"copple" (kappel) = yarmulke #general

Judith Romney Wegner

My British cousin tells me that my Great-Great grandfather wore a white
"copple" in Romania in the 1860's. ...
Mike Karsen
Your British cousin is using nothing more nor less than the standard
Anglo-jewish term for yarmulke!
"Copple" (as he apparently spelled it, reflecting Anglo-Yiddish
pronunciation) is normally spelled "kappel," which is German for "little
cap" -- and is such standard usage in Anglo-Yiddish that I never even
HEARD the word yarmulke before coming to the USA at age 24! I assume that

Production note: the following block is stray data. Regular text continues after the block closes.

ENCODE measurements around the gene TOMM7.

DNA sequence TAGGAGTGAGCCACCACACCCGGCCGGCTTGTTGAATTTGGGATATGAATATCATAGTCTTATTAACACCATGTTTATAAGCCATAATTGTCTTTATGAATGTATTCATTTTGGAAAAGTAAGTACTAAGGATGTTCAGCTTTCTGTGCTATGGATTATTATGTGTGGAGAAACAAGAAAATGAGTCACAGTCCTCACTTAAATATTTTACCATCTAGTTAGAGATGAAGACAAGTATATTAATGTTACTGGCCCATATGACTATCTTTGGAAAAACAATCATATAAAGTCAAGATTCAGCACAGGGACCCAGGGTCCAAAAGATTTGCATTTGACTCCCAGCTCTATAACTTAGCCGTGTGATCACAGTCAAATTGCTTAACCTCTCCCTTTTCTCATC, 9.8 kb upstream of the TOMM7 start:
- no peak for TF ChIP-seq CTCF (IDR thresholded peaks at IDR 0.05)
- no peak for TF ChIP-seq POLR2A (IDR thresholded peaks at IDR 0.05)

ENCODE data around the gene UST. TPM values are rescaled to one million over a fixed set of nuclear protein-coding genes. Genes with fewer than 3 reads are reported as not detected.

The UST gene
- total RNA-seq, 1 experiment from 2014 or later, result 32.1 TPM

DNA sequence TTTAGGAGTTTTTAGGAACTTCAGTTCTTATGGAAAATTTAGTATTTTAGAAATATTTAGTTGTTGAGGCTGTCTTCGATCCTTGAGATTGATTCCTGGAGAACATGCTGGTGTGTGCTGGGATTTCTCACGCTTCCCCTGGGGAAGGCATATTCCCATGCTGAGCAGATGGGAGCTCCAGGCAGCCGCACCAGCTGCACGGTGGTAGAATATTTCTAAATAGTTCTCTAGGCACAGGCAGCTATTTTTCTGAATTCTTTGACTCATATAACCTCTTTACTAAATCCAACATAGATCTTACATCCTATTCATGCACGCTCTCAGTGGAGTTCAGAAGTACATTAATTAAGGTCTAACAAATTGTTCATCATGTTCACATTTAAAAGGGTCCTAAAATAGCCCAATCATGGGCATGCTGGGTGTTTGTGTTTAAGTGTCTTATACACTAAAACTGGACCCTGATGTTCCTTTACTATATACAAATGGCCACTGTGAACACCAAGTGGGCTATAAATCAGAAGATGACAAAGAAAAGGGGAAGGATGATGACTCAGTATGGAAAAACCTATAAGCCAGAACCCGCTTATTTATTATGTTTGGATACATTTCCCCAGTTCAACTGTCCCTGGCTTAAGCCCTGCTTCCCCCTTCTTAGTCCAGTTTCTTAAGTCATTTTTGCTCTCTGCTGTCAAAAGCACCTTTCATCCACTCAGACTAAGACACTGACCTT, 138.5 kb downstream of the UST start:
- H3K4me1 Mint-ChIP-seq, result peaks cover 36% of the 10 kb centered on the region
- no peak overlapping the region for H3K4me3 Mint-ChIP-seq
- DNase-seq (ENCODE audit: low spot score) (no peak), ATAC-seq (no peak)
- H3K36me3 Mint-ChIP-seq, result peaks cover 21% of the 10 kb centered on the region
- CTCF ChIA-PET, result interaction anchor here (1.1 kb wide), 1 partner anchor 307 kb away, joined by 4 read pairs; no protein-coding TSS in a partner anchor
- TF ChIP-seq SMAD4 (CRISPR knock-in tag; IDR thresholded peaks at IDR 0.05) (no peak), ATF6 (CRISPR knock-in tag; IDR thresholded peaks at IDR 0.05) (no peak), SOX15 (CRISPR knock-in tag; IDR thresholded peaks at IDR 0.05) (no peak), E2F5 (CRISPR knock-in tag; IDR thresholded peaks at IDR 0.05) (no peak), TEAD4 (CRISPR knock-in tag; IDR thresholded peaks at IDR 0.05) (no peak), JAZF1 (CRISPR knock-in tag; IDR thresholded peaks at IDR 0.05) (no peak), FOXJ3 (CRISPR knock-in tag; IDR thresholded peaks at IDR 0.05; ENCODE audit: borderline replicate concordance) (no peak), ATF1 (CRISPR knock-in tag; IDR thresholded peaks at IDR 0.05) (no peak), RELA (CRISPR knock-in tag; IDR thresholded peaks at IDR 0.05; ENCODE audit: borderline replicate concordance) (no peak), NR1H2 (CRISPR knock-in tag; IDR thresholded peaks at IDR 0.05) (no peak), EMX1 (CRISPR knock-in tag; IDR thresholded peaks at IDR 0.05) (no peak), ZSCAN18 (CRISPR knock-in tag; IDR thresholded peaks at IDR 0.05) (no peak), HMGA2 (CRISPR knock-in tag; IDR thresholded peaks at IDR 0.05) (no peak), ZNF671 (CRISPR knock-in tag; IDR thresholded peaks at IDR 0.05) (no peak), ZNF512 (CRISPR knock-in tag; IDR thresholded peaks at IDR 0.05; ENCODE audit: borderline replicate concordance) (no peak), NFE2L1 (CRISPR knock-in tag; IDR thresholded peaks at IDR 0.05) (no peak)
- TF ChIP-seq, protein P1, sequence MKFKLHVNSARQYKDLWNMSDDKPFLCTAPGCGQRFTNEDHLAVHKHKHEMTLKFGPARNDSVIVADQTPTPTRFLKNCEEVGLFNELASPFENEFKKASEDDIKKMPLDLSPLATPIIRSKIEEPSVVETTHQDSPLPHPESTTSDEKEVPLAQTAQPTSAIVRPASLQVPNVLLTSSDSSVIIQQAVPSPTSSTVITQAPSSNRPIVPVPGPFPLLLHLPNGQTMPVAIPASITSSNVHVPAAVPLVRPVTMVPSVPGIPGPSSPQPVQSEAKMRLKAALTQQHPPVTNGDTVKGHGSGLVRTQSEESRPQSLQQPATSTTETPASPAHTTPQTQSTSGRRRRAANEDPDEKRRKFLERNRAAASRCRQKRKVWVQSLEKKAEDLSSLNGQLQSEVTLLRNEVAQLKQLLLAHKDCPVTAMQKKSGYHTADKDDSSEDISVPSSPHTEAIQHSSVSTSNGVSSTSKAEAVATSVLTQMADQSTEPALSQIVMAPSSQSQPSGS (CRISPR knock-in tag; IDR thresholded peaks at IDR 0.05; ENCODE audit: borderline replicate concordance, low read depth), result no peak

the use of kappel in England reflects western European (German) Jewish
vocabulary as opposed to yarmulke -- which is some kind of slavic word and
reflects east European Jewish vocabulary.

Because the overwhelming majority of American Jews came >from Eastern
Europe, American Yiddish reflects that fact. I NEVER heard any American
Jew say "kappel" (though many nowadays use the Hebrew word "kippah" --
which, ironically, is a mishnaic term for a WOMAN's headgear -- see Mishnah
Ketubbot 5:8).

I sometimes think that English and American Jews, like the English and
Americans in general, are a people divided by a common language!

Judith Romney Wegner

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